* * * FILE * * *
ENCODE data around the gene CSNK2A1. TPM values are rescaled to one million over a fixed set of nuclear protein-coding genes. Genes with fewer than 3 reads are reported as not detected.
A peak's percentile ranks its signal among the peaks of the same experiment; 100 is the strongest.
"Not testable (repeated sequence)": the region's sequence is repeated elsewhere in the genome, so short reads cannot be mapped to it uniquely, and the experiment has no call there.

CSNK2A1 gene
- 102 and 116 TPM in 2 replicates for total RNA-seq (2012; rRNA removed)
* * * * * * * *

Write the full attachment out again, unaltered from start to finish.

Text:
ENCODE data around the gene CSNK2A1. TPM values are rescaled to one million over a fixed set of nuclear protein-coding genes. Genes with fewer than 3 reads are reported as not detected.
A peak's percentile ranks its signal among the peaks of the same experiment; 100 is the strongest.
"Not testable (repeated sequence)": the region's sequence is repeated elsewhere in the genome, so short reads cannot be mapped to it uniquely, and the experiment has no call there.

CSNK2A1 gene
- 102 and 116 TPM in 2 replicates for total RNA-seq (2012; rRNA removed)